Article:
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Developing a Research Agenda to Prevent and Control CVD in Central Appalachia

College of Public Health

Project Core Members

Dr. Hadii Mamudu is an Associate Professor in the Department of Health Services Management and Policy in East Tennessee State University’s College of Public Health. Dr. Mamudu pursued his Post-Doctoral education as a Fellow at the University of California, completing his PhD in Political Science at West Virginia University. Dr. Mamudu has frequently published research on cardiovascular disease, including his most recent article in the Southern Medical Journal, “Association Between Multiple Modifiable Risk Factors of Cardiovascular Disease and Hypertension Among Asymptomatic Patients in Central Appalachia.” 

 

Dr. Paul is an Associate Professor of Medicine at East Tennessee State University’s Quillen College of Medicine and serves on the faculty of the Department of Internal Medicines Division of Cardiology. He is Director of its Preventive Medicine and Cardiac Rehabilitation Program. After earning his medical degree in his native Bangladesh, he completed his residency in Internal Medicine at East Tennessee State University. He then completed two fellowships: one in Cardiology at the Ochsner Clinic in New Orleans, and another in Interventional Cardiology at the University of North Carolina at Chapel Hill. He earned an MPH in Public Health and a PhD in Cardiovascular Epidemiology at Tulane University’s School of Public Health and Tropical Medicine. Board certified in Internal Medicine and Cardiovascular Diseases, Dr. Paul serves on the Editorial Advisory Board for Cardiovascular Revascularization Medicine. He also serves as reviewer for several journals.  He has authored more than 100 publications. 

 

Dr. Wang is an Associate Professor with tenure in the Department of Biostatistics and Epidemiology, College of Public Health, at East Tennessee State University (ETSU). His research focuses on nutrition epidemiology, obesity, health disparities, etc. Dr. Wang has published over 80 peer-reviewed papers, book chapters, etc. He is also the reviewer for more than 30 international academic journals. His research has been sponsored by National Institute of Health (NIH). Dr. Wang has held various leadership positions in the field of public health, including Associate Director of China-Tennessee Health Education Training, Chair of Public Relationship Committee of North America Chinese Society for Nutrition (NACSN), and Board Director of China Health Policy and Management Society (CHPAMS). He has been awarded for his outstanding leadership and contribution, such as Outstanding Leadership and Service Award, NACSN in 2016, Dean’s Special Recognition Award for University (ETSU) Leadership Faculty Senate in 2017, and Dean’s Special Recognition Award for Service on the Faculty Council in 2017. He was also the Nominee of Faculty Mentor of the Year, Southern Regional Education Board (SREB)-State Doctoral Scholars Program in 2014. 

 

Ginny Kidwell serves as the Executive Director for the Tennessee Institute of Public Health at East Tennessee State University’s College of Public Health. She is experienced in local, state and federal legislation and policy in the fields of education, economic development and public health. She also has experience in state government, program planning and logistics and has extensive experience in partnership building and maintenance. Prior to her current position, she served as Jobs Development Specialist with the Tennessee Department of Economic & Community Development and also served during that time as the Governor’s Regional Liaison in Northeast Tennessee. Her previous experience includes directing operations at the ETSU-Greeneville off-campus center and serving as director of the Tennessee Institute for Economic Development. While working in Nashville, she served in administrative positions with the Tennessee Public Service Commission, Tennessee Department of Education and the Tennessee General Assembly. She is co-director for the Center for Rural and Appalachian Health.  She recently served as co-PI for the NACCHO Survive and Thrive Regional Training Center.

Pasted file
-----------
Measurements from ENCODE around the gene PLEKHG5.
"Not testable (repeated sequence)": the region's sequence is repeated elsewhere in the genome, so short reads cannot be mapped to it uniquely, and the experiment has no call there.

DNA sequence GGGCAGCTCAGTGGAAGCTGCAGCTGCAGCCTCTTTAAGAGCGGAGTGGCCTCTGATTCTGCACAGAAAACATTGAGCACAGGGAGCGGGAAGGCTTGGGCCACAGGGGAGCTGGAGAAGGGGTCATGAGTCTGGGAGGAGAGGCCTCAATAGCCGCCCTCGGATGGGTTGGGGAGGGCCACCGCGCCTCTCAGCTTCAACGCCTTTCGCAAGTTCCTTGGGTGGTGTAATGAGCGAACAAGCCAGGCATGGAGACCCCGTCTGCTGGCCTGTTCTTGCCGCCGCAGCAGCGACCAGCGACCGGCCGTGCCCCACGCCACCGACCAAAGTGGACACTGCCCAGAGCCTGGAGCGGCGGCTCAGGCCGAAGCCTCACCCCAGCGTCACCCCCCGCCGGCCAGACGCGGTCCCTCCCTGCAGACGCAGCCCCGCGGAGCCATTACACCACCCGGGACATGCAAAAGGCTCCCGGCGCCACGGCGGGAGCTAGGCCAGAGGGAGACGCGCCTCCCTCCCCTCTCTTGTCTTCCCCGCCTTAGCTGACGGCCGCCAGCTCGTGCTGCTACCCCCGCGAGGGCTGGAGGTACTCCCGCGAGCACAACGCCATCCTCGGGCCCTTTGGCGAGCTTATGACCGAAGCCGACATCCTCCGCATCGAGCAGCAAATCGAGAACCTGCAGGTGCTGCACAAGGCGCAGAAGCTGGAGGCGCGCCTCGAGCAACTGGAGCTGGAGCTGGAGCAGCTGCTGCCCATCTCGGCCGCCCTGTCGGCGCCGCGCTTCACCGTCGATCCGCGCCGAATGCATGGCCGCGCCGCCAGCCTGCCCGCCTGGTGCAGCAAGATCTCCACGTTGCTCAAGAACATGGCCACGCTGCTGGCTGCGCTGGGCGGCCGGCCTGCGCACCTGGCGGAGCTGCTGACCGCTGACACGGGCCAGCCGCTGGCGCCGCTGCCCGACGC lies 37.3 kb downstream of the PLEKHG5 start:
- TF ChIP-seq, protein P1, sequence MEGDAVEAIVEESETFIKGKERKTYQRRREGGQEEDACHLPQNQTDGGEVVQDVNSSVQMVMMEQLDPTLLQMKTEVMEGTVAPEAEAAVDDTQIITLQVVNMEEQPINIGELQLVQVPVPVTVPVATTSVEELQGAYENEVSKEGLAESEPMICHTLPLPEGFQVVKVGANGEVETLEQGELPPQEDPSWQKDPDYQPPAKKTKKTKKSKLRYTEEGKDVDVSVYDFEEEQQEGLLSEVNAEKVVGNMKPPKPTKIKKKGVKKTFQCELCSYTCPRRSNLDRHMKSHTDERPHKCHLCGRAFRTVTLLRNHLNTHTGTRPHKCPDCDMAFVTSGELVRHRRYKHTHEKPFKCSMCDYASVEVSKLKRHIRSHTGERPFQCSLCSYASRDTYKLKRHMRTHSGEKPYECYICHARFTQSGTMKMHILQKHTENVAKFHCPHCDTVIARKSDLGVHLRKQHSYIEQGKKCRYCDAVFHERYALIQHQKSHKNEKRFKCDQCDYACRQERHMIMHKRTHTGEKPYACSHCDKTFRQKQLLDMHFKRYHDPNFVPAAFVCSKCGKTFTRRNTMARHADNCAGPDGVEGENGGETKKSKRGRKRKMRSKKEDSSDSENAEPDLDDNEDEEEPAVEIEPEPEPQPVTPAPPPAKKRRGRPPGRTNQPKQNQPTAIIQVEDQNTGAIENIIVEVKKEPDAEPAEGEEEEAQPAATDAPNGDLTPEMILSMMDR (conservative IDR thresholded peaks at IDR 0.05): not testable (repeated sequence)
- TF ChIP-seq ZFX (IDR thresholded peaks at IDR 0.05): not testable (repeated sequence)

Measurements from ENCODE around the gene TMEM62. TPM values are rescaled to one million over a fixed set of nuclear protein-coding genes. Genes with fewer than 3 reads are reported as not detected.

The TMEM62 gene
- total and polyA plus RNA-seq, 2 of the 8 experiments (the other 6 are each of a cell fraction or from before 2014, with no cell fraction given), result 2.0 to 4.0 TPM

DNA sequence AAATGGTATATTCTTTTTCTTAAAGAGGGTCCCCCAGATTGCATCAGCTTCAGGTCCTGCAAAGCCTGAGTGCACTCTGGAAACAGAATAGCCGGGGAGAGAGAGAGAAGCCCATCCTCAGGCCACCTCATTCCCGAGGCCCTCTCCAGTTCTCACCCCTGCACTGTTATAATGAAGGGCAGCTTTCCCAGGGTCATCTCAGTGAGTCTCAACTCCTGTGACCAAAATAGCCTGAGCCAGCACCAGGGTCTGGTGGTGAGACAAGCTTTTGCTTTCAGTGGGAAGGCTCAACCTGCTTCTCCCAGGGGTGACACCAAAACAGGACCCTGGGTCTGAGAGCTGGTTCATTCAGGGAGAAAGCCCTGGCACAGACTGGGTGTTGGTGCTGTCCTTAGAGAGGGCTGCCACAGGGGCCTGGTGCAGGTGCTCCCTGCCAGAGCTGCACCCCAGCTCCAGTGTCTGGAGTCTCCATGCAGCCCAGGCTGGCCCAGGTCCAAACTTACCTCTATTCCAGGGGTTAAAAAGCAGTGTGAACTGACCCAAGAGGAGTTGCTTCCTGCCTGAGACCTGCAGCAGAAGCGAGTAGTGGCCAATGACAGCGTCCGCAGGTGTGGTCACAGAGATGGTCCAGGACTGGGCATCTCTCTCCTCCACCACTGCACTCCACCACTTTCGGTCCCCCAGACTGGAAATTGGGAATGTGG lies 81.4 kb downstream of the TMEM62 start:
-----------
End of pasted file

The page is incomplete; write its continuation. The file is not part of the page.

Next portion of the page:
Mary Ann Littleton, who holds a Ph.D. in Health Education and Promotion at the University of Alabama-Birmingham, is an Associate Professor in the Department of Community and Behavioral Health in East Tennessee State University’s College of Public Health. Dr. Littleton designed “Trilogy: An Innovative Course Sequence for Training Community Health Professionals,” an award-winning series of three courses in which student teams assess community health needs, design a community-based intervention program to address those needs, and then implement and evaluate that intervention with community input. She received the 2016 Distinguished Faculty Award in Teaching, one of the highest honors given to faculty at the university. During graduate school, Dr. Littleton was involved in the development, implementation and evaluation of over six different Community Health Advisor (CHA) Model programs and was project coordinator for a 5-year Women’s Health Initiative National Institute of Health study using a CHA Model to reduce cardiovascular disease in African American Women living in Rural Alabama. For PCORI and other regional, state and nationally funded studies, she has contributed her expertise in qualitative research methods for capacity assessment and evaluation.

 

Amy M. Poole is the Research Project Coordinator for the Department of Health Services Management and Policy, College of Public Health’s “Developing a Research Agenda to Prevent and Control CVD in Central Appalachia” at East Tennessee State University. Ms. Poole completed her undergraduate degree in Political Science and Environmental Health at ETSU. She earned a Graduate Certificate in Epidemiology before discovering Geographic Information Sciences. While completing work toward an MS in GIS, she served as the primary researcher and data analyst for Abdominal Aortic Aneurysm Outreach from 2014 through 2016. Since earning her Master’s degree, Ms. Poole has maintained her commitment to understanding the Public Health issues unique to Appalachia.